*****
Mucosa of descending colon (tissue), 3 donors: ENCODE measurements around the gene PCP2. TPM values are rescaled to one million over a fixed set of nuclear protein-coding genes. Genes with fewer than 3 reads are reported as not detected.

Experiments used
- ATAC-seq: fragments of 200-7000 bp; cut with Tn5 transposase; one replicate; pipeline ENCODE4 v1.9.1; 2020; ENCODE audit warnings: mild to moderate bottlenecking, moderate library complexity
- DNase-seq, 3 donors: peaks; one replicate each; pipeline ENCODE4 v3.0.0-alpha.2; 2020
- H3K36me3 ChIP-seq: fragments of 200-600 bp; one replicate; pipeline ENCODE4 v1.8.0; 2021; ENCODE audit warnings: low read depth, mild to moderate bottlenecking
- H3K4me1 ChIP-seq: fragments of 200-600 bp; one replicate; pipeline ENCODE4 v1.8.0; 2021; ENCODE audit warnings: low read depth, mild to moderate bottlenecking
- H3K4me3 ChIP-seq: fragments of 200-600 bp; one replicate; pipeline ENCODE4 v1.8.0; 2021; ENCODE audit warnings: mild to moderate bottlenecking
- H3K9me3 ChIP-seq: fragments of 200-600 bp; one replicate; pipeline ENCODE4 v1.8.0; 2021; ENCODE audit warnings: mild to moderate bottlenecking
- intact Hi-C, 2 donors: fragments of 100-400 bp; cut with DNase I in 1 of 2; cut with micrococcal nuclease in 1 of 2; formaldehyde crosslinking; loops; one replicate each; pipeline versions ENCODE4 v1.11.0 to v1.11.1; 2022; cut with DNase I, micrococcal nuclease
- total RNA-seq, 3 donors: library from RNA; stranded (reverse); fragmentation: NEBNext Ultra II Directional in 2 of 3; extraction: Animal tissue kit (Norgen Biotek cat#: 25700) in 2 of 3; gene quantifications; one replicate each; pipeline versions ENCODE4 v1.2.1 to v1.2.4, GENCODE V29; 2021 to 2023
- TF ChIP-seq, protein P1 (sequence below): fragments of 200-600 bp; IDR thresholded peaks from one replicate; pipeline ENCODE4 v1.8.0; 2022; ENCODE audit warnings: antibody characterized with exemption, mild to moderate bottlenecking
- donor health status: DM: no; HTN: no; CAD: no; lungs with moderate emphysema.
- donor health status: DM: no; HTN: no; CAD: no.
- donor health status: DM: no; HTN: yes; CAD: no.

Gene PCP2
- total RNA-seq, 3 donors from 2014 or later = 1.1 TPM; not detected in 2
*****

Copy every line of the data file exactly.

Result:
Mucosa of descending colon (tissue), 3 donors: ENCODE measurements around the gene PCP2. TPM values are rescaled to one million over a fixed set of nuclear protein-coding genes. Genes with fewer than 3 reads are reported as not detected.

Experiments used
- ATAC-seq: fragments of 200-7000 bp; cut with Tn5 transposase; one replicate; pipeline ENCODE4 v1.9.1; 2020; ENCODE audit warnings: mild to moderate bottlenecking, moderate library complexity
- DNase-seq, 3 donors: peaks; one replicate each; pipeline ENCODE4 v3.0.0-alpha.2; 2020
- H3K36me3 ChIP-seq: fragments of 200-600 bp; one replicate; pipeline ENCODE4 v1.8.0; 2021; ENCODE audit warnings: low read depth, mild to moderate bottlenecking
- H3K4me1 ChIP-seq: fragments of 200-600 bp; one replicate; pipeline ENCODE4 v1.8.0; 2021; ENCODE audit warnings: low read depth, mild to moderate bottlenecking
- H3K4me3 ChIP-seq: fragments of 200-600 bp; one replicate; pipeline ENCODE4 v1.8.0; 2021; ENCODE audit warnings: mild to moderate bottlenecking
- H3K9me3 ChIP-seq: fragments of 200-600 bp; one replicate; pipeline ENCODE4 v1.8.0; 2021; ENCODE audit warnings: mild to moderate bottlenecking
- intact Hi-C, 2 donors: fragments of 100-400 bp; cut with DNase I in 1 of 2; cut with micrococcal nuclease in 1 of 2; formaldehyde crosslinking; loops; one replicate each; pipeline versions ENCODE4 v1.11.0 to v1.11.1; 2022; cut with DNase I, micrococcal nuclease
- total RNA-seq, 3 donors: library from RNA; stranded (reverse); fragmentation: NEBNext Ultra II Directional in 2 of 3; extraction: Animal tissue kit (Norgen Biotek cat#: 25700) in 2 of 3; gene quantifications; one replicate each; pipeline versions ENCODE4 v1.2.1 to v1.2.4, GENCODE V29; 2021 to 2023
- TF ChIP-seq, protein P1 (sequence below): fragments of 200-600 bp; IDR thresholded peaks from one replicate; pipeline ENCODE4 v1.8.0; 2022; ENCODE audit warnings: antibody characterized with exemption, mild to moderate bottlenecking
- donor health status: DM: no; HTN: no; CAD: no; lungs with moderate emphysema.
- donor health status: DM: no; HTN: no; CAD: no.
- donor health status: DM: no; HTN: yes; CAD: no.

Gene PCP2
- total RNA-seq, 3 donors from 2014 or later = 1.1 TPM; not detected in 2